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Read The Manual Locker: A Private RaaS Provider
By Max Kersten · April 13, 2023
The underground intelligence was obtained by N07_4_B07.
Another day, another ransomware-as-a-service (RaaS) provider, or so it seems. We’ve observed the “Read The Manual” (RTM) Locker gang, previously known for their e-crime activities, targeting corporate environments with their ransomware, and forcing their affiliates to follow a strict ruleset. Is this yet another ransomware gang, or is there more to this gang and their locker than meets the eye? This blog investigates the actor, along with a technical deep dive into their Windows ransomware executable.
The “Read The Manual” Locker gang uses affiliates to ransom victims, all of whom are forced to abide by the gang’s strict rules. The business-like set up of the group, where affiliates are required to remain active or notify the gang of their leave, shows the organizational maturity of the group, as has also been observed in other groups, such as Conti.
The gang’s modus operandi is focused on a single goal: to fly below the radar. Their goal is not to make headlines, but rather to make money while remaining unknown. The group’s notifications are posted in Russian and English, where the former is of better quality. Based on that, it isn’t surprising that the Commonwealth of Independent States in Eastern Europe and Asia (CIS) region is off-limits, ensuring no victims are made in that area.
Lifting RTM’s veil
The RTM Locker gang’s panel provides a look into their rules, targets, and modus operandi. These provide an insight into the group’s targets, and their way of working. Additionally, some estimated guesses regarding (a part of) the group’s members’ geographic locations can be made based on the available information.
The gang’s panel and tactics
The panel’s login page requires a username and password combination, along with a captcha code to prevent brute force login attempts by other actors and researchers alike.
Within the panel, affiliates can add ransomed victims. This shows how the group’s methods are aligned with the current of standard behavior of ransomware gangs: the intent to extort their victims twice. Once by encrypting files, and once by naming and shaming their victims by publishing stolen and exfiltrated data. The image below shows the panel’s page to add victims; note the data release timer which is to be set by the affiliate.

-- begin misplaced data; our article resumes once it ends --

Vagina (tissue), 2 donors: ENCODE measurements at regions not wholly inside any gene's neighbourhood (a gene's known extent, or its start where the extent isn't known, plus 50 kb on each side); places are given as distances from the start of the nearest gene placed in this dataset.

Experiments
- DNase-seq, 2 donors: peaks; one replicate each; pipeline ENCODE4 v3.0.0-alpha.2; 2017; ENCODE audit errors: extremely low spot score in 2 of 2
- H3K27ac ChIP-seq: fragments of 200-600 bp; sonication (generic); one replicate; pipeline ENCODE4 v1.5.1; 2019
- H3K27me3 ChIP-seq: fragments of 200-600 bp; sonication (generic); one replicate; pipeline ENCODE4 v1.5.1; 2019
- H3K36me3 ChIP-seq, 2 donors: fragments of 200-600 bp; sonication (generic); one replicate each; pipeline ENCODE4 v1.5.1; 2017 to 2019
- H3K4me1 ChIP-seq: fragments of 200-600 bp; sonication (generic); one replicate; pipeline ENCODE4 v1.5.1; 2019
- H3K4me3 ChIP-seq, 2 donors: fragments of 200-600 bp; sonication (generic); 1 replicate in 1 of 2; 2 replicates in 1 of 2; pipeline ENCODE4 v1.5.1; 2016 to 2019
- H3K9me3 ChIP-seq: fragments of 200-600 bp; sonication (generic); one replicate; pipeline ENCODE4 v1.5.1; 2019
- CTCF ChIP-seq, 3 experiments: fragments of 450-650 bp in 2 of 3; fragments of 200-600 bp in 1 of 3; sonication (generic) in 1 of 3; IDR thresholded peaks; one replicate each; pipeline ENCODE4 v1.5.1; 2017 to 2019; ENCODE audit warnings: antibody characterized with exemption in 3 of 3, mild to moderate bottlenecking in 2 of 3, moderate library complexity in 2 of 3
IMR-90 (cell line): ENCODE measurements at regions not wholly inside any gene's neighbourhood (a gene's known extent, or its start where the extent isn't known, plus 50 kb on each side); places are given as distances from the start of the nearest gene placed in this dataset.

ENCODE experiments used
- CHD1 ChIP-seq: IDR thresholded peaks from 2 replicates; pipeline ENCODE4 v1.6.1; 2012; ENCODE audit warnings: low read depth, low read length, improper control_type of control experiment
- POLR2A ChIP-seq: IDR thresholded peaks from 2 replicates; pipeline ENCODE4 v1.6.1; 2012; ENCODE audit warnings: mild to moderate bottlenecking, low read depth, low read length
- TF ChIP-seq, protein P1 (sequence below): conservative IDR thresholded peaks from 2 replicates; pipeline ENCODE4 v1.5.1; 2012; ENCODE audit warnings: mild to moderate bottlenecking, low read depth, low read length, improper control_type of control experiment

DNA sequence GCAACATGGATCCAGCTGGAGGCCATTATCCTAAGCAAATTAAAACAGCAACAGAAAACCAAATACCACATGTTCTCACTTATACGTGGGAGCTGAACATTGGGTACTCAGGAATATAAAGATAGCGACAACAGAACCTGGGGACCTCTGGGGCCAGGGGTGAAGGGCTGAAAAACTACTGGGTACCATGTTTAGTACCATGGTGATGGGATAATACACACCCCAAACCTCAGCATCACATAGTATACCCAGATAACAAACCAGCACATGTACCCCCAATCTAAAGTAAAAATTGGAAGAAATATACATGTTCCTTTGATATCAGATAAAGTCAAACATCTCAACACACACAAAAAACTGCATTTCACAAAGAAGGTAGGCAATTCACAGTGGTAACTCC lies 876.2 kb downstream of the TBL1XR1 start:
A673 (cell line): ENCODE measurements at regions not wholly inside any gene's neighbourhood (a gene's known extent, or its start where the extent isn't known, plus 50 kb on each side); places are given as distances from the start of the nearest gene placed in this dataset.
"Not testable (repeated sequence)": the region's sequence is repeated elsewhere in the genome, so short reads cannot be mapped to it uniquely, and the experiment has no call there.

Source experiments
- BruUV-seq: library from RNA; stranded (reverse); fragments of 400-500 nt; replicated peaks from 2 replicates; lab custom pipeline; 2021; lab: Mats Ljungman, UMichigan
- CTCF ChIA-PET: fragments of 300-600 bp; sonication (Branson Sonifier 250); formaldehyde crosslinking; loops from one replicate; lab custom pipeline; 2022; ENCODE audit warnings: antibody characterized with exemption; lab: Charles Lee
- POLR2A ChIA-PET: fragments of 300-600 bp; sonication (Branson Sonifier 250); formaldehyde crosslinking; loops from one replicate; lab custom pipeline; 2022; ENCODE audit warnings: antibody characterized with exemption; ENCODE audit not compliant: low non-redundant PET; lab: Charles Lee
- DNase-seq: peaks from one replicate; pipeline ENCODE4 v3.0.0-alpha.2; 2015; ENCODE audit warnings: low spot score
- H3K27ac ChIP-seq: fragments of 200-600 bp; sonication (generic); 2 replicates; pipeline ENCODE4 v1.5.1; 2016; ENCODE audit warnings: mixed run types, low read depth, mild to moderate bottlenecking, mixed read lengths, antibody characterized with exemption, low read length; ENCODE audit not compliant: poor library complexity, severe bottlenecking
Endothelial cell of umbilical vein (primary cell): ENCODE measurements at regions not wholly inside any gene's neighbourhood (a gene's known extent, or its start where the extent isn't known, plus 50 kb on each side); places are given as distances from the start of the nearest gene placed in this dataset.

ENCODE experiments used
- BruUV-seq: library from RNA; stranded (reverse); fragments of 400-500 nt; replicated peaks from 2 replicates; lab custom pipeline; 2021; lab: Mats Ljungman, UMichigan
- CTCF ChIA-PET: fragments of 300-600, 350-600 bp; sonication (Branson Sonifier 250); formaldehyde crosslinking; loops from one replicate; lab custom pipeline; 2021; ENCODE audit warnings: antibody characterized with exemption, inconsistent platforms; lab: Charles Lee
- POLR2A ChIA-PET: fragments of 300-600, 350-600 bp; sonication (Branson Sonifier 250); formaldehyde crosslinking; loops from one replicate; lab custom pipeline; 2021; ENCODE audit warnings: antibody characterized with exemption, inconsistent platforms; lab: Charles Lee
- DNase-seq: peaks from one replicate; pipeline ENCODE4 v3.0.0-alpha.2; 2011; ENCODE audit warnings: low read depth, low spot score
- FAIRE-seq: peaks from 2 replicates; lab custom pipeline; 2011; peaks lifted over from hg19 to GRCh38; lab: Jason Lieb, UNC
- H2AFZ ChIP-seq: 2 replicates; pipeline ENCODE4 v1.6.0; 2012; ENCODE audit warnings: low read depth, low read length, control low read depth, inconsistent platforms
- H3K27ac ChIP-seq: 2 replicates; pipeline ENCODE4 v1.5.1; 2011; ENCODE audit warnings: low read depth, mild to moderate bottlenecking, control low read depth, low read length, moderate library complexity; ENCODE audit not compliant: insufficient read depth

An excerpt from the ransom note provides further evidence of the strategy: “All your documents, photos, reports, customer and employee data, databases and other important files are encrypted and you cannot decrypt them yourself. They are also on our servers!” The complete ransom note is listed in Appendix A.
Affiliate rules and exceptions
The affiliates need to remain active, or their account will be removed. Any affiliate who is inactive for 10 days without providing a notification upfront, will be locked out of the panel.
Aside from avoiding lurking researchers within the group, this shows the gang’s posture is professionally oriented with a clear hierarchy. This structure is further seen in the rest of the rules, which are clearly spelled out for affiliates, ensuring that the gang’s remains under the radar of the prying eyes of security researchers and law enforcement.
To stay off the radar, CIS countries are excluded, as well as morgues, hospitals, and COVID-19 vaccine related corporations. The specification with regards to hospitals is rather distinct, as a dentist’s office is named as an applicable target, unlike an actual hospital.
This rule ties in with the rule which states that headlines are to be avoided, meaning that vital infrastructure, law enforcement, and other major corporations are to be excluded from attacks, as these garner unwanted attention to the group. If such a case does occur, all traces to the RTM gang are to be removed, and the negotiation is to be held via a separate platform, thus ensuring that those who obtain access to the negotiation chatroom via the sample do not see the ongoing discussion.
Within this private environment, a decryptor is likely provided to ensure the victim can silently recover the encrypted machines and resume their operations normally, although other ransomware cases have proven that even with a decryptor, companies aren’t always likely to resume their day-to-day operations in a blink, as the ransomware’s echo can last weeks or months, if not longer.